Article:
Subotnick's recordings first came out in 1967. The problem you have noted with instruments being panned hard-left or hard-right was very common on many recordings in those days.
In the mid-1960s, most record buyers had monaural (mono) "high-fidelity" or "hi-fi" sound systems and turntables and reel-to-reel tape machines that could only play back monaural (mono) recordings, not stereo.
When stereo systems appeared on the market, record labels wanted to sell the new stereo phonographic disks, and the public was eager to buy them.
At this time radio was also transitioning from mono (on the AM band) to stereo (on the FM band) and people were buying the first stereo radio receivers for their homes and cars.
The problem is that while recording studios would record the music on multi-track tape (at this time on 3 or 4 tracks, or in rare cases 8 tracks) the recording engineers only had experience in mixing down to monaural, and they would deliver the final album masters as a monaural recording. Recording engineers were just beginning to work with stereo equipment, and they simply had not established any standard methods for mixing stereo sound. Panning instruments or singers' voices hard-left or hard-right was something you find in a great deal of all kinds of recordings from this transitional era, apparently because the mixing engineers had not thought of a better way to do it.
The most famous example is the albums of the Beatles. The albums, starting circa 1963, were recorded on a small number of tracks that were mixed down to mono. Around 1965, the Beatles' record label asked the Beatles' producer George Martin to make additional re-mixes of the Beatles in stereo. The same Beatles albums could be bought in a mono phonograph or stereo phonograph version.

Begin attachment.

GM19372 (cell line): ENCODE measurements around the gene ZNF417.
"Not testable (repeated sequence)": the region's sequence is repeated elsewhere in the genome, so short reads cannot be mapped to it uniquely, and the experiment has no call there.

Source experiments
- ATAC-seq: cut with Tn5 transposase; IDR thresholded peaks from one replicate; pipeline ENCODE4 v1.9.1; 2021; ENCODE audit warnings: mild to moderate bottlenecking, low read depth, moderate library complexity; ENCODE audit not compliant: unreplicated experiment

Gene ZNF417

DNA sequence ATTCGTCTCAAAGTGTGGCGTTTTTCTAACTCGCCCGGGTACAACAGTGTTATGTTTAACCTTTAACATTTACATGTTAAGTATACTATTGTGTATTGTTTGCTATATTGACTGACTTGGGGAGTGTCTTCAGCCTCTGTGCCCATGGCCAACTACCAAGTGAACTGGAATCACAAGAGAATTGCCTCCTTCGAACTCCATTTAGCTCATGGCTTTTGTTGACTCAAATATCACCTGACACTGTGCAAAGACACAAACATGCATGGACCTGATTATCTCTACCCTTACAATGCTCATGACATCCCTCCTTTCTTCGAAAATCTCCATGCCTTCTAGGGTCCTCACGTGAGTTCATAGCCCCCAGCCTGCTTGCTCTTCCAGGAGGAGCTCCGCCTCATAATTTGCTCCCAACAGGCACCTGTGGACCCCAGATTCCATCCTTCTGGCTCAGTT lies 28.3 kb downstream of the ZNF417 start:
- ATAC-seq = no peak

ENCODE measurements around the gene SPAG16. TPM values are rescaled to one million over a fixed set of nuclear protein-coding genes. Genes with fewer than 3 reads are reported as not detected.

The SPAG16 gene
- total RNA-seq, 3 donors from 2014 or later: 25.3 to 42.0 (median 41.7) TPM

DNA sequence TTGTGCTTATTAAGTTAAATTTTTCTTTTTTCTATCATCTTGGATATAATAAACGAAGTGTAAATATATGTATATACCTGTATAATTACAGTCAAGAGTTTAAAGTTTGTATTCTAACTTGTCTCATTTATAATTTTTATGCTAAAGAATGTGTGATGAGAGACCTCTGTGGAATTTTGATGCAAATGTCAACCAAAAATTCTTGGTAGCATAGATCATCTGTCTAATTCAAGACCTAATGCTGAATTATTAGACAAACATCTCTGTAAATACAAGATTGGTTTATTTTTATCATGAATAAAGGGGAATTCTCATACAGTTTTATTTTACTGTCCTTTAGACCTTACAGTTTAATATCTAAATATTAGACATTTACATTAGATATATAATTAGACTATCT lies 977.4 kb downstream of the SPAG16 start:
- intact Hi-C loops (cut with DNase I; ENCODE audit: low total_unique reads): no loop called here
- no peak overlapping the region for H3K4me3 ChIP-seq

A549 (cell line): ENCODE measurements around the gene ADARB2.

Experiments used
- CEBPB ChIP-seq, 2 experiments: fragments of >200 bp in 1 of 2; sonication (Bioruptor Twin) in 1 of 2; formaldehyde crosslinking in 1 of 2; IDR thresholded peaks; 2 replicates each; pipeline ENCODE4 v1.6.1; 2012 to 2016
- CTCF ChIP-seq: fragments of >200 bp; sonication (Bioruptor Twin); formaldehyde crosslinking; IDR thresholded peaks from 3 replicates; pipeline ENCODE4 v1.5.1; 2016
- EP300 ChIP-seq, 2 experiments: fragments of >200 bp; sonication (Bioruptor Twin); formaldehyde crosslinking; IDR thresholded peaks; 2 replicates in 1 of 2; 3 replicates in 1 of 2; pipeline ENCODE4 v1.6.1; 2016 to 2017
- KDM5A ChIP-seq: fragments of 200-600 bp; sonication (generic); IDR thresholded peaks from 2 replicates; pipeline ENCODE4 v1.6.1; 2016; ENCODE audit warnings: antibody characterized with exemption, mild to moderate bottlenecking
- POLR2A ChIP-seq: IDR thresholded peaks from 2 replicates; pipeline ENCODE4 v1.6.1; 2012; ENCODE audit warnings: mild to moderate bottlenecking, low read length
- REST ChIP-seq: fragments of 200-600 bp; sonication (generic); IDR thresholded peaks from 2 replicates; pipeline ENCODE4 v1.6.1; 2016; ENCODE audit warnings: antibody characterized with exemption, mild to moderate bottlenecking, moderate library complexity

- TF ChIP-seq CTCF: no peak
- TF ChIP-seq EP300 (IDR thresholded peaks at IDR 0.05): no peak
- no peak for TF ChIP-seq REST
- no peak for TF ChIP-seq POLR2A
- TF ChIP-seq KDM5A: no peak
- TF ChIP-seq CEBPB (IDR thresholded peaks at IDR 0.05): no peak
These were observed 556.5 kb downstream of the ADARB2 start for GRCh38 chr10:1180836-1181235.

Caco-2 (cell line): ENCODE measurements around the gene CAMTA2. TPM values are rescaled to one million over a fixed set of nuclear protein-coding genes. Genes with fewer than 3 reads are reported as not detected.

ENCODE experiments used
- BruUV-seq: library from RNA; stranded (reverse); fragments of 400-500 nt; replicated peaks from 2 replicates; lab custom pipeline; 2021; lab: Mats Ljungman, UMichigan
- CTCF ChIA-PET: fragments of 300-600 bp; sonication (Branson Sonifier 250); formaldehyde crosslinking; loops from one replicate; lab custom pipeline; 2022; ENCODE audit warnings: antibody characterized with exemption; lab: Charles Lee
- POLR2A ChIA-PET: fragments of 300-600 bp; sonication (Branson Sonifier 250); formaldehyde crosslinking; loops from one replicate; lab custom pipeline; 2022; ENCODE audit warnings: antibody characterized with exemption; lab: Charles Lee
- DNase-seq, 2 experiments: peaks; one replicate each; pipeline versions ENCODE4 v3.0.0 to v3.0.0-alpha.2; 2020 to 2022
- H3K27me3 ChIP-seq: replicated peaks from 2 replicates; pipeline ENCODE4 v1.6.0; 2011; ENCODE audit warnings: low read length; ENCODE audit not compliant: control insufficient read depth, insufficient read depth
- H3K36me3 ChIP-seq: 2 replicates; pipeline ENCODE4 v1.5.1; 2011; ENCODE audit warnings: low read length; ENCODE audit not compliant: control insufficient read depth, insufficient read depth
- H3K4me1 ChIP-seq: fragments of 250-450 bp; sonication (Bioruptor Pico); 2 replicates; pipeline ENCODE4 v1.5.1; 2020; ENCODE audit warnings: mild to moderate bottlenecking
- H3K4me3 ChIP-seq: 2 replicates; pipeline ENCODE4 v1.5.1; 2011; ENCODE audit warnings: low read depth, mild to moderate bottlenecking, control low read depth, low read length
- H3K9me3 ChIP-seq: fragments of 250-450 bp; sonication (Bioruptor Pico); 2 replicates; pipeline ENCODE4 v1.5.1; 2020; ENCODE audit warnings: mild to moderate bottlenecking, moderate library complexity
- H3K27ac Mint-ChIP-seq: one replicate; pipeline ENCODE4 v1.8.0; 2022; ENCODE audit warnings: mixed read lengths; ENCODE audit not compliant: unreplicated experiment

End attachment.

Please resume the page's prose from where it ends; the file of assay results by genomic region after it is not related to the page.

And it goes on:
The stereo re-mixes of the Beatles are notoriously hard to listen to over headphones. All the guitars might be panned hard-right while all the vocals are panned hard left. Or Paul McCartney's lead vocal is panned hard right while all the harmony vocals are panned hard left, for example. History says that at first the producer George Martin did not want to involve himself with stereo, so he supervised the original mono mixes but left the stereo remixes to his employees and did not give much attention to the process.
The Beatles did not record a new album that they intended to be listened to in stereo until the Abbey Road album in 1969.
The primitive stereo re-mix versions of the earlier Beatles albums were the only ones available for people to hear from the 1970s all the way up until 2009 when a multi-CD box-set collection called The Beatles in Mono was released.
Since I bought the Beatles in Mono boxed set, I'm like you: I can't stand to listen to the Beatles' primitive stereo mixes anymore, even though the stereo mixes were the only ones I heard my whole life, for about 40 years, until the mono set was released.